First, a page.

Ready for Player One to Not Be a Hetcis Boy

Publisher: Random House

Author: Ernest Cline

Release: 2011

Recommended? Probably? Just be prepared for 80s gender politics nostalgia.

Dear friend,

It’s midnight on a Monday. I’m logged into no less than 9 different social media/email accounts, with a browser holding 12 open tabs. It’s a calm day. I’m not sure if I spent most of the evening distracting myself from reality in the OASIS of Ernest Cline’s Ready Player One, or if it was the other way around. The book follows Wade Watts, a poor nobody of a teenager on a virtual adventure in the ultimate video game, fighting against the evil multinational corporation, IOI, competing to win the largest company in the world and save us all from their corruption. A real rags to riches story, complete with a token queer black woman, an underdeveloped and honor obsessed (cliché) Japanese sidekick, and a beautiful (but not too beautiful, she’s got a birthmark) love interest who uses her superior knowledge and ability to help our hero win the game, because what’s a nerdboy story without the manic pixie dream girl? Especially in a world where one’s best friend’s dead wife should OF COURSE be the password in the game winning puzzle. Duh. It will teach the boy to tell the girl he likes her in real life so he doesn’t wind up pining for her in the virtual world for the rest of his days.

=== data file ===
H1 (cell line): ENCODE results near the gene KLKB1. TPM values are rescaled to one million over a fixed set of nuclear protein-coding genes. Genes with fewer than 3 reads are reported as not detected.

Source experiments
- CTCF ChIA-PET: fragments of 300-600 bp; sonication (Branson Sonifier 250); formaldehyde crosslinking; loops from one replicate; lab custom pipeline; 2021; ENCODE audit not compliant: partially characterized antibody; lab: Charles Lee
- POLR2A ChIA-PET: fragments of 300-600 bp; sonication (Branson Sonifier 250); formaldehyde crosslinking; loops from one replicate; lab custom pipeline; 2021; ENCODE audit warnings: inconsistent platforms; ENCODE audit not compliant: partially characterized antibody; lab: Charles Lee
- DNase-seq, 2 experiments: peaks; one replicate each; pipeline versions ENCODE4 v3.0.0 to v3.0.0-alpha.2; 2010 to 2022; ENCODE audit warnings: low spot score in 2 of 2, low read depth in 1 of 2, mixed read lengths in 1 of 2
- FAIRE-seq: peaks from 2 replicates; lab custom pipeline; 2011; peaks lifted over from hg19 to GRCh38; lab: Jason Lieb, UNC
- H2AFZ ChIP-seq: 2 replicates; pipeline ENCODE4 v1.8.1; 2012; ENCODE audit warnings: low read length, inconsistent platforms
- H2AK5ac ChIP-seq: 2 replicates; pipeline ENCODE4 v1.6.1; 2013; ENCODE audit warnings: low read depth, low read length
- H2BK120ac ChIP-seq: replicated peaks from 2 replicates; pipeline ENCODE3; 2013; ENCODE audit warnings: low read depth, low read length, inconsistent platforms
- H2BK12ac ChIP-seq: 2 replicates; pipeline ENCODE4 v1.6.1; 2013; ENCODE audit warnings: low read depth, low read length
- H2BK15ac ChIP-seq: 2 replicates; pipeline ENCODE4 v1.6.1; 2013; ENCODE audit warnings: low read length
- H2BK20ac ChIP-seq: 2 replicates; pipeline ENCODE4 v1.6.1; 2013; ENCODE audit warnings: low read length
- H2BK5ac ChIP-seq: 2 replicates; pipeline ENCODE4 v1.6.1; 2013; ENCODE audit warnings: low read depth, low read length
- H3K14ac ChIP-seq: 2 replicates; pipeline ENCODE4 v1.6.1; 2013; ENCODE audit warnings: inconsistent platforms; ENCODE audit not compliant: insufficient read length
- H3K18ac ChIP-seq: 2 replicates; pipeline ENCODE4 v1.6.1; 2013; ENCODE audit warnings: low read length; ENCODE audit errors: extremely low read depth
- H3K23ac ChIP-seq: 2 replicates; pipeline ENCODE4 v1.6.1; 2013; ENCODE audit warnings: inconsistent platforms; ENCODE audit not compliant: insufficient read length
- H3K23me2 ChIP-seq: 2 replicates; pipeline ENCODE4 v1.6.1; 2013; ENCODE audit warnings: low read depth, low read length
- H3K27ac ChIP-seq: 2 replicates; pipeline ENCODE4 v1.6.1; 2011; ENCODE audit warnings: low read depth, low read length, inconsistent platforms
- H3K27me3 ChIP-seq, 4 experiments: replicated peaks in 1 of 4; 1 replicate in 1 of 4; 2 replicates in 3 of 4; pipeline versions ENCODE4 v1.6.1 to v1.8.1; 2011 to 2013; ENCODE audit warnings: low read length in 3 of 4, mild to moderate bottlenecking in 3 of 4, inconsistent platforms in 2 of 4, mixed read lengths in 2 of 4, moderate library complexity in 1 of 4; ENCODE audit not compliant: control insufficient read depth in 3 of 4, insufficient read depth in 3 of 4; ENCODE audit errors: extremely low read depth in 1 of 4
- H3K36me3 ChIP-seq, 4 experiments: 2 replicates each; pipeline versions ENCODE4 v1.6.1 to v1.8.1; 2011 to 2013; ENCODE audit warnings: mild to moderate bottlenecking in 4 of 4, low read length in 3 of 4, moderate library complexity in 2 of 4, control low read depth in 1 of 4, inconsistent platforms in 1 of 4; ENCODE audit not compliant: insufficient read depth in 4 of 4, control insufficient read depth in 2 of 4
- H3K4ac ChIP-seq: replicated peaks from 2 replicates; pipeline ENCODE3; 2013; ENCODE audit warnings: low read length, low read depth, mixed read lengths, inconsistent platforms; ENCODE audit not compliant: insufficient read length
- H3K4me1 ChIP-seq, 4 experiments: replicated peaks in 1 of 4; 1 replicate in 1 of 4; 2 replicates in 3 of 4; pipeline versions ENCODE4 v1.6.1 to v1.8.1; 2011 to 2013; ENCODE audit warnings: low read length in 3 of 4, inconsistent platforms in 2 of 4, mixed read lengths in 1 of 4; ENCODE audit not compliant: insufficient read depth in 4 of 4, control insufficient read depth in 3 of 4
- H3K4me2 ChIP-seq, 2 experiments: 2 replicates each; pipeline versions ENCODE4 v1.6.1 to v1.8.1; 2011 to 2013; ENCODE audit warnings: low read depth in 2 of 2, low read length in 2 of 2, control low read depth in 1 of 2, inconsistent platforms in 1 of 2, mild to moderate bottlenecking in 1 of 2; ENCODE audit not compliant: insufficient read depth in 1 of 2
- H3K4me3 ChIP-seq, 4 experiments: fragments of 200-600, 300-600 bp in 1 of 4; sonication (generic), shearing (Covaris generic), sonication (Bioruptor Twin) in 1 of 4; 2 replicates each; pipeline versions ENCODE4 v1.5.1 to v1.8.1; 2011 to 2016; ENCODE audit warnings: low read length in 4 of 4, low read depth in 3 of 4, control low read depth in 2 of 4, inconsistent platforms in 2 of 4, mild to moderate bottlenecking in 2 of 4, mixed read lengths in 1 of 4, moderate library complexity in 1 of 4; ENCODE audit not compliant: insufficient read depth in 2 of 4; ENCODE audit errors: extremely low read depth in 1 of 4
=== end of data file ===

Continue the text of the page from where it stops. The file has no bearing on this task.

There’s something compellingly realistic about the future we’re drawn into. A world in which the planet is crumbling – climate change has destroyed ecosystems, fossil fuels have all but run out, the wealth gap has expanded, and exponential population growth has turned trailer parks into crime and drug ridden cityscapes called “the stacks”. The only escape is the OASIS, an extensive, open world, VR game that has taken the place of the internet. Our protagonist, Wade Watts, lives in the abusive high-rise wasteland future of all the friends I had in high school. I’ve been to that trailer park, with the sweet, grandmotherly neighbor, the drunken and abusive family, and even the secret escape of a laundry room window. I know the quiet, resilient boy who survives that existence. I’ve always been friends with him, so it’s easy to want to like him and let myself get transported by the immersive nerd culture in the book (despite that he and his heroes act like women are an alien species).

The book isn’t just stuck in 80s nostalgia, it’s drowning in 80s gender politics.

I’m part of the older generation of Millennial – those of us folks keep thinking are GenXers because we played our first games on original Nintendo and came of age before the internet was a household idea. Old enough to remember the 80s, but too young to have suffered through enough of the bad hair and bad ideas parties to lose the nostalgia. And if it is nostalgia you’re after, this book is chock full of it. James Halliday (aka: Anorak), video game nerd and OASIS creator, designs the ultimate quest, secretly hiding three gates and an egg somewhere in the OASIS multiverse. The first to find it inherits his entire fortune, including his company. In order to solve the puzzles, gunters (egg hunters) must become more versed in 80s games, music, and culture than anyone who lived through that era could ever possibly be. But, in a book that fills paragraphs with lists of influential nerdom – could anyone discuss ANYTHING made by a woman? Seriously? Besides a passing reference to Le Guin?